THE RETURN OF THE FLIGHT OF THE CONDOR
For a company embarking on a re-launch of a ‘Fast Cat’ ferry service to the British Channel Islands of Guernsey and Jersey Condor had every thing on its side.
The glorious sunshine, azure sky and a flat calm mirror like blue sea was the perfect background as the colourful craft cut a maritime dash from Weymouth, due South to the islands that lie just a few miles off the coast of France.
With a surge shortly after departing the Dorset port the cat was up and running with the engines developing a towering wake as the Condor Vitesse was powering on its 70 miles jet thrust crossing, almost flying above the English Channel or as the French prefer to call it La Manche.
The reason for this service relaunch was some 18 months ago a section of harbour wall in the port of Weymouth needed urgent repairs and reluctantly Condor had to pull out and operate from nearby Poole. But that came with some different problems for them too as getting out of the harbour there took a long transit time before their Captains could open up the throttles! Plus the distance is much more than it is from Weymouth.
Returning to Weymouth after the repairs were completed had been a priority for Condor and also too by the local council and it’s business community who benefit greatly from the revenue that this ferry link brings to the town. This all year round service provides an important link for tourists heading South and island residents heading North.
Carrying around 500 passengers and 90 vehicles on its inaugural departure its beaming Captain Mark South (yes that is his name) was over the moon as its his home town and was thrilled to be operating again from the ly refurbished berth in the port.
Short day trips are possible to Guernsey but I would certainly recommend an overnight stay at the very least the delightful island is compact some only 28 square miles in total, but there is plenty to keep you amused should you stay be even longer, a long weekend would be pretty well perfect amount of time.
Renowned for its seafood the St Peter Port harbour restaurants and cafes abound and the views over to the castle and marina’s is so enjoyable.
Away from the Island capital its interior and beaches of the South and West are great playgrounds for all sorts of activities. Walking is certainly, for the island hosts’ special walking festivals around the island and using its green lanes for crossing the island without hardly every coming across a vehicle. You may even come across the Little Chapel, a miniature porcelain covered folly built by a monk who had several attempts and judging by the number of visitors he did a pretty good job!
Talking of vehicles surprisingly there are some 80,000 registered on the Guernsey but with the speed limited to 35mph and nearly all roads are very narrow the frequent buses could certainly be a great option in order to avoid ‘Granite Rash’ should you have hired a car.
This refers to the scrapes that are very common to cars getting rather too close to stone hedges that line many of the roads and lanes then add to that bendy, with some junctions that are nearly blind, the buses seem to be a cheap option with no CDW payments to be made later with them!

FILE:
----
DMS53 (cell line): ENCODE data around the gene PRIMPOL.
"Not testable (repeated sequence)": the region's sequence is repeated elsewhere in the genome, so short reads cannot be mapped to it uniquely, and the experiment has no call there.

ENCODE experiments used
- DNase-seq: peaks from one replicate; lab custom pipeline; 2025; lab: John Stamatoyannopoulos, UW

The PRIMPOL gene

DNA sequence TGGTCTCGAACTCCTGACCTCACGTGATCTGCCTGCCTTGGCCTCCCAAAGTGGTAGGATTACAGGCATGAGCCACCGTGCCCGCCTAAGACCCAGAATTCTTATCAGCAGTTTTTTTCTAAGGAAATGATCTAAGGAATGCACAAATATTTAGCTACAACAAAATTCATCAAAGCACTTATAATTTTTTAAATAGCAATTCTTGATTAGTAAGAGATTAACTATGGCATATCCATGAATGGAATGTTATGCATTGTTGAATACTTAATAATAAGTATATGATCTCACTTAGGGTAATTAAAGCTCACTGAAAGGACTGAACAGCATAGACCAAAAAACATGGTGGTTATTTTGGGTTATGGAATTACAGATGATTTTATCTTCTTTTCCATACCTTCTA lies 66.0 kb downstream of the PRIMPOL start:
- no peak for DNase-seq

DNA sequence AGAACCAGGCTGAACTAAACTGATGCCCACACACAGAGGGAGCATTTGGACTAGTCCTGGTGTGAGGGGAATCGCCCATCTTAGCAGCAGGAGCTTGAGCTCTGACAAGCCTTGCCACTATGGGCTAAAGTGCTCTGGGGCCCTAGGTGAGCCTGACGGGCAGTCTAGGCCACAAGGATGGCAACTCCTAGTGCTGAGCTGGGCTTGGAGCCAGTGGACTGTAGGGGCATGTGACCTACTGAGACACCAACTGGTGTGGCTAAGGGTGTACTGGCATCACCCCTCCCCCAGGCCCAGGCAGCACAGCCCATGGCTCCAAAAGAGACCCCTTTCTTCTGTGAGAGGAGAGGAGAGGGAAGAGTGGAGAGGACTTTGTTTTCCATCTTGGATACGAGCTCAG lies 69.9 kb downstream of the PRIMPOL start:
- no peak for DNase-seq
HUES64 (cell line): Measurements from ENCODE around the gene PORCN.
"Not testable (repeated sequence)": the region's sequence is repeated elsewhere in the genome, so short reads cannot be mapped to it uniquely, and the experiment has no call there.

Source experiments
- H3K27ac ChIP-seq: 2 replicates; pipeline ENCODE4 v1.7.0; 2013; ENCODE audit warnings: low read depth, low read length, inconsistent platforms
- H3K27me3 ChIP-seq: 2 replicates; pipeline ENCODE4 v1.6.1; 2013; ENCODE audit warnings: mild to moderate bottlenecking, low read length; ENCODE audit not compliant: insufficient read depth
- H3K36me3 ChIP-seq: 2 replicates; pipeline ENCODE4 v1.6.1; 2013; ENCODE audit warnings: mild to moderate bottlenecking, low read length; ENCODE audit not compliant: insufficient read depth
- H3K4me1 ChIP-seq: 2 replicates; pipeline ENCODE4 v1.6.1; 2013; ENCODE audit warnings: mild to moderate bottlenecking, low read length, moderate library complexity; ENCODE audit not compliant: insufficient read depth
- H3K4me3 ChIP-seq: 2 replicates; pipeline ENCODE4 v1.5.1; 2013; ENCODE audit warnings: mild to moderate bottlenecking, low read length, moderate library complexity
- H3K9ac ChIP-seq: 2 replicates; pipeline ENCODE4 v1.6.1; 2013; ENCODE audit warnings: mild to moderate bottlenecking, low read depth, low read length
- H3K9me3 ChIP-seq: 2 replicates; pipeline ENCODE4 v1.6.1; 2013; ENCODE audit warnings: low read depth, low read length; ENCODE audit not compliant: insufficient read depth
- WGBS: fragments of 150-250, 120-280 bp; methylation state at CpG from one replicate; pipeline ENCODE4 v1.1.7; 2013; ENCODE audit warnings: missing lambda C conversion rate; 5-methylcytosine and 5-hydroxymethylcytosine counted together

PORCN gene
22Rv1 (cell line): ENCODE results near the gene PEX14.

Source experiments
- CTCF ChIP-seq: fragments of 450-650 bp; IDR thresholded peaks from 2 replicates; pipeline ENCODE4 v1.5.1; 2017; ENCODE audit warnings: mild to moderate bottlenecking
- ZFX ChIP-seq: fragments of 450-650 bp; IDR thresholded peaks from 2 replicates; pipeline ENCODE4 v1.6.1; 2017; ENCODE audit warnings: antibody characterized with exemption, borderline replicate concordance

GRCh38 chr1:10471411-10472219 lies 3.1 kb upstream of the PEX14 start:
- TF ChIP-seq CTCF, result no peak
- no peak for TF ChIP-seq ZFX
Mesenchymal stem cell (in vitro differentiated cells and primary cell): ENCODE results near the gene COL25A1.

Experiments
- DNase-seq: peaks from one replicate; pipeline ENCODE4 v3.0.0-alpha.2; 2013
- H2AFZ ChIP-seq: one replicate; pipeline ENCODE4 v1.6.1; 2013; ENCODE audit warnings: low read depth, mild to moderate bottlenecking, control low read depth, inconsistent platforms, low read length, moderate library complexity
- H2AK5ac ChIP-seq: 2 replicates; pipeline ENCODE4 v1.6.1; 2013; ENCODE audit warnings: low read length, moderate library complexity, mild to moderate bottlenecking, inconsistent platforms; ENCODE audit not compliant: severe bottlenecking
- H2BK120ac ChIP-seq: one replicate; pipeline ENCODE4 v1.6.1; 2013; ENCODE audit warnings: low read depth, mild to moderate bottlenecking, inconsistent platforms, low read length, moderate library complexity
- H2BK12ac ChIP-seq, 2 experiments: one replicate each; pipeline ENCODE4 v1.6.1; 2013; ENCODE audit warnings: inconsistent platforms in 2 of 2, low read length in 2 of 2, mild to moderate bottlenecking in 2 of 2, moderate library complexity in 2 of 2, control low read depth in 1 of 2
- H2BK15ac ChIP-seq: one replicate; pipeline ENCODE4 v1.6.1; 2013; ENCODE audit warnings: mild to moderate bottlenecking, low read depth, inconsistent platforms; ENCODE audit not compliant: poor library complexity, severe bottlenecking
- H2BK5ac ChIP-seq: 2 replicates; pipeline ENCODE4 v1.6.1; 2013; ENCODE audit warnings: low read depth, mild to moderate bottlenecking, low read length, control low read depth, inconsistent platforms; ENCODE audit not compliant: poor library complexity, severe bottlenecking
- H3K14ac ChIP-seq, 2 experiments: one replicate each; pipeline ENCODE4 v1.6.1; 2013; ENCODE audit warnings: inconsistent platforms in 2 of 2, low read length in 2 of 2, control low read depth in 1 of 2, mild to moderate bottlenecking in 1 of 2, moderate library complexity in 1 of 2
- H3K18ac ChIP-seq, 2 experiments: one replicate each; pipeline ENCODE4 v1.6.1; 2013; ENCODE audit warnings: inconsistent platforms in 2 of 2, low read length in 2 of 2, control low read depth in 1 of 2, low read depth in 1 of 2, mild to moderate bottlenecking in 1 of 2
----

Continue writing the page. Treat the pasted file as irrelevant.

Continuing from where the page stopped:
With craggy cliffs, sweeping beaches and coves for the summer visitors the coast is such a draw, the area of Cobo in the West is a gem of a village hugging the sandy coast and with being British, fish chips from a corrugated tin kiosk is perfect for lunch or in the evening to nibble as you watch the sun set in the West.
Located adjacent to the beach is the Cobo Hotel colourful and rated as a three star but as they point out five star services and it felt like that.
Fairly self sufficient in terms of its food production its farmers produce some of the best food to be found around the UK. Guernsey tomatoes were exported for years from the islands and still is, its now producing top class vegetables like peppers these often turn up in major supermarkets. Plus of course its products from the famous Guernsey cows that are known worldwide. Its butter is second to none and used in making local ice cream that is so rich and creamy…naughty but nice.
The island has some very ancient history going back to the Neolithic period and of course more recently it was under the Nazi jackboot during the Second World War being the only part of the UK along with Jersey and other tiny islands in the group to be invaded by them.
In a regency house with superb elevated views over St Peter Port was home to the French author Victor Hugo, and his former home is now a museum dedicated to the writer of Les Miserables and other classic novels. The unique property which flies the French flag and has delightful gardens that require a couple of hours to soak up and understand a little more about this man. Even today you can see where he wrote his most famous work in his lofty perch, a conservatory at the very summit of the building.
Staying longer the options to see nearby islands are a must, Herm the closest with Sark some 45 minutes away by boat being the other, plus that will also give you a chance to see the reclusive Barclay brothers modern but unique castle home from a distance as you close in on Sark!
After a short tour around the main town centre with numerous shops who incidentally do not charge VAT, so the chance perhaps for some cheaper bargains but there are restrictions on the amount of gifts being brought back so be aware of those. But for me there was no time for shopping just to head back to the port to view ‘Vitesse’ returning to Guernsey after it having been onto Jersey and St Malo in the meantime, as I toured Guernsey for that 4 hour period.
Finance, banking and insurance are big earners for the Islands, as is tourism and now with the fast UK link back up and running getting there is very convenient and quick in just over 2 hours you are whisked to a little bit of Britain that is almost in spitting distance of France… Bon Voyage!